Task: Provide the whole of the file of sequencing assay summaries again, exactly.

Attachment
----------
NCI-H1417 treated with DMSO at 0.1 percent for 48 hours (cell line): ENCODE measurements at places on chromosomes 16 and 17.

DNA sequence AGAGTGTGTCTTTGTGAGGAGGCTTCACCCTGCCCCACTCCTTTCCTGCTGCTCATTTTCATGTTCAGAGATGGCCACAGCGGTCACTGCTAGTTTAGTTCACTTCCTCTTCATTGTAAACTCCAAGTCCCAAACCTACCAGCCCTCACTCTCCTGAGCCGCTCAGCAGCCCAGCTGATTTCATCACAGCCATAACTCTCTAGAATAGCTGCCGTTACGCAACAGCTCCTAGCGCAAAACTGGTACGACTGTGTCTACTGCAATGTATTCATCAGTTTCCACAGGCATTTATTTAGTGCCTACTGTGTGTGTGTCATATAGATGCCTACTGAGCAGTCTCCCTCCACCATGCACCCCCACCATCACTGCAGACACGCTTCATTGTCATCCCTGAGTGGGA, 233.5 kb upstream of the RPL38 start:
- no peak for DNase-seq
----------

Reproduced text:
NCI-H1417 treated with DMSO at 0.1 percent for 48 hours (cell line): ENCODE measurements at places on chromosomes 16 and 17.

DNA sequence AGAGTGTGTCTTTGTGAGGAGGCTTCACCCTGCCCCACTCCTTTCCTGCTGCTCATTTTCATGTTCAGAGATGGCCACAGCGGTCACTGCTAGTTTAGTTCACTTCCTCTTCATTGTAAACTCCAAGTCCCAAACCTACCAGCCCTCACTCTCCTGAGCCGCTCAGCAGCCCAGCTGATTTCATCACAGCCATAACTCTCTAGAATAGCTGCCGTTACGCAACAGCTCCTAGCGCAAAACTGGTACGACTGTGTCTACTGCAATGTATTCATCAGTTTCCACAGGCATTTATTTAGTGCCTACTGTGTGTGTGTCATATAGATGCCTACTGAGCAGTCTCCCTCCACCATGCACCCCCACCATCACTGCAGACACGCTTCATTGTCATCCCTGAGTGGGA, 233.5 kb upstream of the RPL38 start:
- no peak for DNase-seq